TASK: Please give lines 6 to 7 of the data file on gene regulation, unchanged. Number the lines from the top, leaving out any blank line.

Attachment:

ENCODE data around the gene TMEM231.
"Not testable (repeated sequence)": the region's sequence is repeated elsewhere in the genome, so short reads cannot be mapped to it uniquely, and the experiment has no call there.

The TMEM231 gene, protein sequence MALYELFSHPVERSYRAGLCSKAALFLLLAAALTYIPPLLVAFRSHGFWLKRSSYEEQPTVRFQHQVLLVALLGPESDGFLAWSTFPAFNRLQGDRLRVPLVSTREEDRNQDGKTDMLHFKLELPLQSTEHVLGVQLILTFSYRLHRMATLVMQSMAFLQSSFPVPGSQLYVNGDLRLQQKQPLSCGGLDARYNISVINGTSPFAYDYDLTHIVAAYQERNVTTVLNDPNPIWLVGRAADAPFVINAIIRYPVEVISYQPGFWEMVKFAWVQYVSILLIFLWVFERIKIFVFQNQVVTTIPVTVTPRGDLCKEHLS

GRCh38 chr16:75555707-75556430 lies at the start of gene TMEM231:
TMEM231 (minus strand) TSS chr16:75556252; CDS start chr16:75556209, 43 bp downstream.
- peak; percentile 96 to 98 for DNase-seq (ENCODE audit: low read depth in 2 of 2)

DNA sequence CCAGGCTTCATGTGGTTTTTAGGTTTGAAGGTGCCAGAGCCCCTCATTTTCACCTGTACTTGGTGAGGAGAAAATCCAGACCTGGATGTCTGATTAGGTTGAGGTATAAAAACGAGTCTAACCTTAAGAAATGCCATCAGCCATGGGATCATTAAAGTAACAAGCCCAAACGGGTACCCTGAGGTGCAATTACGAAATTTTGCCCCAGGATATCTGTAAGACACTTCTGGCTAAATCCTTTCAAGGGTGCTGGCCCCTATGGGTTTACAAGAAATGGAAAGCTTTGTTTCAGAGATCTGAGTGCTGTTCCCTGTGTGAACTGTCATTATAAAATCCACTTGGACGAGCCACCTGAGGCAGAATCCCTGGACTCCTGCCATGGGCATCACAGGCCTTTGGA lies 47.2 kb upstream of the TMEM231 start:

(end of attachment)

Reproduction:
- peak; percentile 96 to 98 for DNase-seq (ENCODE audit: low read depth in 2 of 2)

DNA sequence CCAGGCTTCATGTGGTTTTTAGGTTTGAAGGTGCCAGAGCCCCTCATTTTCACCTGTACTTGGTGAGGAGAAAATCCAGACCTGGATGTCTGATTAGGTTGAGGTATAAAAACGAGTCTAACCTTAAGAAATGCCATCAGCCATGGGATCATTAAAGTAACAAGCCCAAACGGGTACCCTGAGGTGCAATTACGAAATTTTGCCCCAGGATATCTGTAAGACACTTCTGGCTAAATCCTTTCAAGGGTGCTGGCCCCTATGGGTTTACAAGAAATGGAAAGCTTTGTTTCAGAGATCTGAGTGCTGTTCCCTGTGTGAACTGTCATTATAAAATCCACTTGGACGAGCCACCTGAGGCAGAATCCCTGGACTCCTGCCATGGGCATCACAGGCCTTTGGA lies 47.2 kb upstream of the TMEM231 start: